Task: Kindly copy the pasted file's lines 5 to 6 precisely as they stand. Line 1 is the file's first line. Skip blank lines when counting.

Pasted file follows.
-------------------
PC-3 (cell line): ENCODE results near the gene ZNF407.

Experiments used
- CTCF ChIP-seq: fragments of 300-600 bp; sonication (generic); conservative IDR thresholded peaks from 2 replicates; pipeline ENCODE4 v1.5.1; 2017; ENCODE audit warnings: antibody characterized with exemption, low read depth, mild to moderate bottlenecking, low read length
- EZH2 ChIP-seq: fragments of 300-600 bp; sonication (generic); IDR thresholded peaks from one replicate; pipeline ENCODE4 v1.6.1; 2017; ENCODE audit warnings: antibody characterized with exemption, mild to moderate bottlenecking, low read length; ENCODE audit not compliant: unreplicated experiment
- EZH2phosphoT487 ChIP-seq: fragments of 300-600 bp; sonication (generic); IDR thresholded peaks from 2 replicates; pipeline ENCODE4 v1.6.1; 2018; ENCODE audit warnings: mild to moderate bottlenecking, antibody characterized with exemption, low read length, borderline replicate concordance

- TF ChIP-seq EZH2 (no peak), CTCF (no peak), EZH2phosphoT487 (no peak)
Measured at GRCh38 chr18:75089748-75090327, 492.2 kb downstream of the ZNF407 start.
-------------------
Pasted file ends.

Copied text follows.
- EZH2phosphoT487 ChIP-seq: fragments of 300-600 bp; sonication (generic); IDR thresholded peaks from 2 replicates; pipeline ENCODE4 v1.6.1; 2018; ENCODE audit warnings: mild to moderate bottlenecking, antibody characterized with exemption, low read length, borderline replicate concordance

- TF ChIP-seq EZH2 (no peak), CTCF (no peak), EZH2phosphoT487 (no peak)